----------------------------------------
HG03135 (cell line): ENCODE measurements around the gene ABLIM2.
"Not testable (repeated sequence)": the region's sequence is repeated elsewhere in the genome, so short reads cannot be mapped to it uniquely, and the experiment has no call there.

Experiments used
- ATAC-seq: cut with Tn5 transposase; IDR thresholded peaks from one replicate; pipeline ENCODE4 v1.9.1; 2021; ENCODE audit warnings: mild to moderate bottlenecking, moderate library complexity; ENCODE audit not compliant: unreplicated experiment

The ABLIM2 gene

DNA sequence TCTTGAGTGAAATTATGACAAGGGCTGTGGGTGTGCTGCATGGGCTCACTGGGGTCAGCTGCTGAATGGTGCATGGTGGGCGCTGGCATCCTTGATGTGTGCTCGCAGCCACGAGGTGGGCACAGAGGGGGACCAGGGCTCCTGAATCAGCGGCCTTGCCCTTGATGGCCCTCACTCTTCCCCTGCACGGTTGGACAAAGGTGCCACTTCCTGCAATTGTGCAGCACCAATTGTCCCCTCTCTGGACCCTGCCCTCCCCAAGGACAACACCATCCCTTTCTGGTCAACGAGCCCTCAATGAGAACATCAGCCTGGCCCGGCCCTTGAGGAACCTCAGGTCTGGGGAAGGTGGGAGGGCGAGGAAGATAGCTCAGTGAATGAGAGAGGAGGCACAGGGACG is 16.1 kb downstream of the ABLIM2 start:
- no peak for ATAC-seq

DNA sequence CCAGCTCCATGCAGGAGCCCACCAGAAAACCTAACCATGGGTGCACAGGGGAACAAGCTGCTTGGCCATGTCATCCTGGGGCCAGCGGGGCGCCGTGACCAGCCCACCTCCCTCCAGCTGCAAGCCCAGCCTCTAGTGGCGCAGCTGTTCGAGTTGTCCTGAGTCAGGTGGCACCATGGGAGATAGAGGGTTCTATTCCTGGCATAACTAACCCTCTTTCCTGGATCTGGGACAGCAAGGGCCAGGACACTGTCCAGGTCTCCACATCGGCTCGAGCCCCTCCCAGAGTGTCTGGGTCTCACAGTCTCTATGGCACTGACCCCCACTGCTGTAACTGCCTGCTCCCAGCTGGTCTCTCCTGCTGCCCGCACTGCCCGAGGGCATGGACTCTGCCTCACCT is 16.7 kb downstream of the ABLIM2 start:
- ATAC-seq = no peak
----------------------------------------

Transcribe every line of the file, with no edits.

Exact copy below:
HG03135 (cell line): ENCODE measurements around the gene ABLIM2.
"Not testable (repeated sequence)": the region's sequence is repeated elsewhere in the genome, so short reads cannot be mapped to it uniquely, and the experiment has no call there.

Experiments used
- ATAC-seq: cut with Tn5 transposase; IDR thresholded peaks from one replicate; pipeline ENCODE4 v1.9.1; 2021; ENCODE audit warnings: mild to moderate bottlenecking, moderate library complexity; ENCODE audit not compliant: unreplicated experiment

The ABLIM2 gene

DNA sequence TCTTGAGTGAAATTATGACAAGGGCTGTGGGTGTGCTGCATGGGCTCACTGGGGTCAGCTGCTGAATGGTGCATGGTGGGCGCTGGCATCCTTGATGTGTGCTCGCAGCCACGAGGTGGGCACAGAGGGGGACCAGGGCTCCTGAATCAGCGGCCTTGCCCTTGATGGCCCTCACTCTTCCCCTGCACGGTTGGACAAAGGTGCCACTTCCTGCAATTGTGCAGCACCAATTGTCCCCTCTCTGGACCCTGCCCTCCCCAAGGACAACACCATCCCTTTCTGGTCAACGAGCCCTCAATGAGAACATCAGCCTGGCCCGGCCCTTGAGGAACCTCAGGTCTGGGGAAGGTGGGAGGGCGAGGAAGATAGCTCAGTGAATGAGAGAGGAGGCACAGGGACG is 16.1 kb downstream of the ABLIM2 start:
- no peak for ATAC-seq

DNA sequence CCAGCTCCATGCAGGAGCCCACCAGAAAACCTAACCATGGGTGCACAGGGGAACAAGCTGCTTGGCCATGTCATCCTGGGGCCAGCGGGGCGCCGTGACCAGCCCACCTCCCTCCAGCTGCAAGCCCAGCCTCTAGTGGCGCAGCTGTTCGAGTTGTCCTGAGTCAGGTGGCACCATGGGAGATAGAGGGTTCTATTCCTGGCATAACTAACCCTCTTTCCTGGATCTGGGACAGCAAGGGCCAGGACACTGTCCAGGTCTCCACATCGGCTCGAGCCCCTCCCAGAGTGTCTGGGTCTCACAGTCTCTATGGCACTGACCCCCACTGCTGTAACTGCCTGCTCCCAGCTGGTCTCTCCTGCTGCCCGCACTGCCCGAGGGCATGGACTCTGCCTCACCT is 16.7 kb downstream of the ABLIM2 start:
- ATAC-seq = no peak